You gotta love a nice classic steel bike. For my daily commuter I’m rolling on a classic hand built steel lugged road bike that has been converted in to a single speed. It’s been reborn over and over for whatever my current needs were at the time, and has served as a geared road bike for long distance rides, to use as a fixed gear. These days it is rolling with the hub flipped around with a free wheel, but there is something to be said for a frame that is this versatile. The only bummer is that it is an old race frame, and lacks commuter friendly extras like rack and fender mounts.
When we came across the Raleigh Roper steel cyclecross bike, it stopped us in our tracks. I love the basic no-frills color scheme- gray and black go with everything, and the blue accents just rock. Raleigh’s graphic designer has a serious fan here. Although the total weight on the bike is a bit on the portly side for a race bike, it does mean that for a daily driver this bike has the potential to last decades, assuming its half the bike of my current commuter. Highlights include a full Shimano 105 group, with a number of house branded parts and Joytech hubs to keep the price down. The Roper embraces the future with disc brakes front and rear, which means stopping shouldn’t be an issue whether its wet or dry out. It is also commuter ready with fender and rack mounts and dual water bottle cages. The only way this ride could be more versatile is if it was it was single speed friendly rear dropouts.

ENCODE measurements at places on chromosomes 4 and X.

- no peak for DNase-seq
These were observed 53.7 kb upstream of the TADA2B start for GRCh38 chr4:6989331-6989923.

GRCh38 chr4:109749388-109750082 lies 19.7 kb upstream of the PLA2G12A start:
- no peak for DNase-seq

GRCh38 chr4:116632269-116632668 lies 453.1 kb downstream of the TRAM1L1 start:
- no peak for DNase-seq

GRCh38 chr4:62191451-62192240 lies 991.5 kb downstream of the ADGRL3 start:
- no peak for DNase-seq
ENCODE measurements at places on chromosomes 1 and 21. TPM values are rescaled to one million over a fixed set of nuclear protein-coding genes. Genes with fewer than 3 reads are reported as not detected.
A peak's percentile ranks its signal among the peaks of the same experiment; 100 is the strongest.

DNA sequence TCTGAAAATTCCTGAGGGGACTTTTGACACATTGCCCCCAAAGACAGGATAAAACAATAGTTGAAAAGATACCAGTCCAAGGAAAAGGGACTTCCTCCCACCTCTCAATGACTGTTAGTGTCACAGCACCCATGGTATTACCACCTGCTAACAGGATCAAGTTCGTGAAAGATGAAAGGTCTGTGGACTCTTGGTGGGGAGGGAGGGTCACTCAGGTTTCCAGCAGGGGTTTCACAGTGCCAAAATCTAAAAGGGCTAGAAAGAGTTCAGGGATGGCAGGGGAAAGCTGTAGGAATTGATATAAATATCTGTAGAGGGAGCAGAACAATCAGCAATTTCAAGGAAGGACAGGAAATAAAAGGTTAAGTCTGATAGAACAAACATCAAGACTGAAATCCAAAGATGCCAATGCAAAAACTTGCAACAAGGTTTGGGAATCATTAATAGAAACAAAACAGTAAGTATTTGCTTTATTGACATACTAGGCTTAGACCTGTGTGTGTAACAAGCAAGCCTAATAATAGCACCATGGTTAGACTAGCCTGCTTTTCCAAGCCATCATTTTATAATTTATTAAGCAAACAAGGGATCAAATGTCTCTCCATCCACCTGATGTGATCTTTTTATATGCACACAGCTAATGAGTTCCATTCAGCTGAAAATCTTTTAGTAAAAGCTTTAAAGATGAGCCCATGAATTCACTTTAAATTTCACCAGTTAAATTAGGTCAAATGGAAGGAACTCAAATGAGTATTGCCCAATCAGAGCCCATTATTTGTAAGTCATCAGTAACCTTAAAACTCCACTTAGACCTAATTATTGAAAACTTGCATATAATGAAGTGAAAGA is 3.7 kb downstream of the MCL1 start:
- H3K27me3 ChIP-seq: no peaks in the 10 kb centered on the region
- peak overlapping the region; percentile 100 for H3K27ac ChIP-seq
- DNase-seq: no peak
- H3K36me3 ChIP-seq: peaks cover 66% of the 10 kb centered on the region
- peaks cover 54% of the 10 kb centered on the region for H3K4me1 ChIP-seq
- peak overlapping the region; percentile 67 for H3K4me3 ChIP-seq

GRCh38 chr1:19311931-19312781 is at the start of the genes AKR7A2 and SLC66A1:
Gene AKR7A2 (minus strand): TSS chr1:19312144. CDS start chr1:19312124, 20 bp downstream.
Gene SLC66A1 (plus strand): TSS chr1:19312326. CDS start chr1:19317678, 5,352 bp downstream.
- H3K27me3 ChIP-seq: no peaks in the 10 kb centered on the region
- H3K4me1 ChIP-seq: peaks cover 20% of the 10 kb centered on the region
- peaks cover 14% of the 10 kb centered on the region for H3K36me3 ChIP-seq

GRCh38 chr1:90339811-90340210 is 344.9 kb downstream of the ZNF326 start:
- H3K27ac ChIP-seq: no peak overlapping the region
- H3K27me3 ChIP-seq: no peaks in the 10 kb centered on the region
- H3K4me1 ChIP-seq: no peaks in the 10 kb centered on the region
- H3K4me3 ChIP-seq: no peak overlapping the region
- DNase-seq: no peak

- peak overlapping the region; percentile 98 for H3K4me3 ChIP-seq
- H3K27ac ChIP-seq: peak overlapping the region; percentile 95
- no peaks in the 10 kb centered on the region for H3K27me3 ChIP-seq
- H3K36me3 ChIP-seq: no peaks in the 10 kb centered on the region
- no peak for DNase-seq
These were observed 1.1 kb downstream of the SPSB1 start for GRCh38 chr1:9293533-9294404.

What? It is single speed-able? Shut the front door. The frame uses the new BB30 standard for the bottom bracket. I initially was opposed to BB30, as I’m not a fan of press in bottom brackets. However, then I found that an aftermarket option for converting the BB30 to an eccentric bottom bracket exists, and that opens the door to even more possible configurations for this bike. This model from Beer Components looks like it would work swell. I’m still not sold on BB30 for full suspension mountain bikes, but for rigid frames it gives this frame options. (Unless BB30 is replaced by something else a few years from now, but even then you should be able to source off the shelf bearings to fit) The Roper would be a welcome addition to any stable of bikes, and stands out as one of the most versatile option-filled machines currently available.
The Roper retails for about $1499.
Check it out: Raleigh Roper Steel Cyclecross bike